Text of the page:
- The Washington Times - Wednesday, April 22, 2009

Even the world’s most powerful military force has its limitations.

The killing of three hostage-takers by sharpshooters was closer to a SWAT operation than a military maneuver. If Mr. Lowry thinks “only the United States will have the capability or the will” to deal effectively with pirates around the world, he is playing right into the terrorists’ hands.

The killing of the pirates already has sparked an anti-U.S. reaction in Somalia. Starting a tit-for-tat war against Somalia’s failed state of well-armed warlords could incite yet another counterinsurgency war that our nation simply cannot afford. Mr. Lowry needs to recall that one of bin Laden’s strategic goals is to break us economically. Trying to police the world’s oceans using only the U.S. military is not a path we want to start down. The “most important tool of counterinsurgency” is not “manpower,” as Mr. Lowry asserts. It is information.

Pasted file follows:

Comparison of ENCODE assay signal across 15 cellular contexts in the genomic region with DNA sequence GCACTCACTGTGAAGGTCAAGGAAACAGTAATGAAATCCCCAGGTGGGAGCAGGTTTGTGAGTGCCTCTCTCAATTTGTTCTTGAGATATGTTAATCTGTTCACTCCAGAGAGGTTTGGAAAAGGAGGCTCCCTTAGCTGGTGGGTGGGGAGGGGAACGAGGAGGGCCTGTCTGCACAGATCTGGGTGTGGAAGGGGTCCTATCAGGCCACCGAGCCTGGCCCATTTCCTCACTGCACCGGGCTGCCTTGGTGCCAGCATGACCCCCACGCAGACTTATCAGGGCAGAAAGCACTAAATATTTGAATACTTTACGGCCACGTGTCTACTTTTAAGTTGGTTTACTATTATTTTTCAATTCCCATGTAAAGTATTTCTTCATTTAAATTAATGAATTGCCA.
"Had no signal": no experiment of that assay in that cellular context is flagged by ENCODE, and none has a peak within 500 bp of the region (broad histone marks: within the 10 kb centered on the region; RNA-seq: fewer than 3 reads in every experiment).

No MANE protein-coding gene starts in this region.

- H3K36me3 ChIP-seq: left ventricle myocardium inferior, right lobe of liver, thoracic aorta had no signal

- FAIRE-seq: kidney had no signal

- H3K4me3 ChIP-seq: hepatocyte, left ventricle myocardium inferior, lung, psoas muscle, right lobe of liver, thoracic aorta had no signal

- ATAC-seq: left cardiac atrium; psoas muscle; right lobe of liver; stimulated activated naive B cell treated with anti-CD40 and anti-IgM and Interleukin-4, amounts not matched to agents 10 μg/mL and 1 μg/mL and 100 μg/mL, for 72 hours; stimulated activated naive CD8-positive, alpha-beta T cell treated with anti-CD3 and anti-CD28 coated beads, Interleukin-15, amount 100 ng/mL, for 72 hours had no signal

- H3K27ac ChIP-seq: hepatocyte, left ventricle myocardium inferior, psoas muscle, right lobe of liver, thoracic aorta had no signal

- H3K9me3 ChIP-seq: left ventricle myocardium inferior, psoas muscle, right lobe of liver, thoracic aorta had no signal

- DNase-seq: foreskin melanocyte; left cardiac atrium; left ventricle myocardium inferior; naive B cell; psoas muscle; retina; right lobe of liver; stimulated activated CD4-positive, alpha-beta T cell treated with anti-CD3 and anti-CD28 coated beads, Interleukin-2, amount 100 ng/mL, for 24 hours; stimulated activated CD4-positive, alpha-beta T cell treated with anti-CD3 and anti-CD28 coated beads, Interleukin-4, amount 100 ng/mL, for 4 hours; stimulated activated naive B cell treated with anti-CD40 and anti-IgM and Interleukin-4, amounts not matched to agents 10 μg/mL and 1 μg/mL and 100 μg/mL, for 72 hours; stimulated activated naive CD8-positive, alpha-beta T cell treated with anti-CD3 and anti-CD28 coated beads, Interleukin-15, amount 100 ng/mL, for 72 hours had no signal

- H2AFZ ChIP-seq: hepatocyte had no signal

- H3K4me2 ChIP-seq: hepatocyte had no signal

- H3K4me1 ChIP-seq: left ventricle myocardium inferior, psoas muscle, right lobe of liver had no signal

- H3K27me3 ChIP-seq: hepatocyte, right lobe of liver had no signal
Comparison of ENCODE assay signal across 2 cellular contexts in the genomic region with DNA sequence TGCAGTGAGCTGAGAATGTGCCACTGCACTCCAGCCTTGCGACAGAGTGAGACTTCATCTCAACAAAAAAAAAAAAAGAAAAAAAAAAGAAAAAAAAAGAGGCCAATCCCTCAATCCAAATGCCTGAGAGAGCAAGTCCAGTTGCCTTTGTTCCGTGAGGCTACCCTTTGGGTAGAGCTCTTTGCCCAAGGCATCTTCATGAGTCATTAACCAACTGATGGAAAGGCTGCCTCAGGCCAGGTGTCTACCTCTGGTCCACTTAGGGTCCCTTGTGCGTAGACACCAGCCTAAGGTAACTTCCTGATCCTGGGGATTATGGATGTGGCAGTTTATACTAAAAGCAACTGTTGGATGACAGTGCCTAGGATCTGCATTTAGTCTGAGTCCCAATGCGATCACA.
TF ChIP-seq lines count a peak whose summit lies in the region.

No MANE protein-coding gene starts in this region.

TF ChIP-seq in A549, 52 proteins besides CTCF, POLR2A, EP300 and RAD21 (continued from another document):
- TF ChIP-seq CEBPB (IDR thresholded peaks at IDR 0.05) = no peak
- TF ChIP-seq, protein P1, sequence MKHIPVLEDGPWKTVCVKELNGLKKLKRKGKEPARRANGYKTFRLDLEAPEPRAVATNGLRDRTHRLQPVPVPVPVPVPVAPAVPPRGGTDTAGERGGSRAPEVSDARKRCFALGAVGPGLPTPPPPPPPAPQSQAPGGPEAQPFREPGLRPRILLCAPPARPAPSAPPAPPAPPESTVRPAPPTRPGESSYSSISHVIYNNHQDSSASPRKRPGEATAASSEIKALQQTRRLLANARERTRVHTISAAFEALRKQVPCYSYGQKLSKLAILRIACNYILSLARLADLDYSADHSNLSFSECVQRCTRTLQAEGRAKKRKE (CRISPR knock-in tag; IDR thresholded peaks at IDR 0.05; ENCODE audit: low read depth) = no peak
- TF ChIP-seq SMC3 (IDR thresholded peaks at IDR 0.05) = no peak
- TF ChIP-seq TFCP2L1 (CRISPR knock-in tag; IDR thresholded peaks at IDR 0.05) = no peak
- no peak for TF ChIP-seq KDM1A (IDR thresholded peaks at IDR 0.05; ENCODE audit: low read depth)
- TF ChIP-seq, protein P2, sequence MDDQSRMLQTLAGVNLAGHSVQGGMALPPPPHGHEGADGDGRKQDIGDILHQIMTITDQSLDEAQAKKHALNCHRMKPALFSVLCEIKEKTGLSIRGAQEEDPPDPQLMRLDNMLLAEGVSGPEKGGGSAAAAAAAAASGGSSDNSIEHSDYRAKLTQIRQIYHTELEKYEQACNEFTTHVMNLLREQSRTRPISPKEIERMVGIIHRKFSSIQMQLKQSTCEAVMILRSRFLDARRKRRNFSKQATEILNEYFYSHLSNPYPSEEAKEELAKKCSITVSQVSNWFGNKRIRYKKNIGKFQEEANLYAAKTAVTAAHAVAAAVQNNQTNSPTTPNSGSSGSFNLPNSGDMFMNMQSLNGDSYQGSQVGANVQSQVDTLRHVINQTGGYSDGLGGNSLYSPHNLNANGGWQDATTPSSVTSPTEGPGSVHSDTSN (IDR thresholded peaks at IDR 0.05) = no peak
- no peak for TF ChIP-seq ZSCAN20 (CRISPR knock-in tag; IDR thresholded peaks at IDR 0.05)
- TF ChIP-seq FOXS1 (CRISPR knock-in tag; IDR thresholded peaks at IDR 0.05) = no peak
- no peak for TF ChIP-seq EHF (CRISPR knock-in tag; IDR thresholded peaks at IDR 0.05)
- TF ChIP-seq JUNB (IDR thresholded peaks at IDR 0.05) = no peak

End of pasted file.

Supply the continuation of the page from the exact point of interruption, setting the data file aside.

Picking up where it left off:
America is powerful not because of its military but because of its values and principles. Ensuring “the security necessary for global commerce” is important, as Mr. Lowry quotes scholar Michael Mandelbaum, but it is not (nor should it be) the supreme focus of “rigorous American leadership.” That should be reserved for the protection of human rights.

It is international cooperation that will yield us the most effective power in dealing preventively or pre-emptively with pirates, terrorists and other threats. Beefing up the U.S. military will reinforce bin Laden’s ideas and bring us closer to economic bankruptcy.

Our goal should not be to “enforce a rough global order” with the U.S. military. Our goal should be to enforce a just global order through international cooperation and our ideals.



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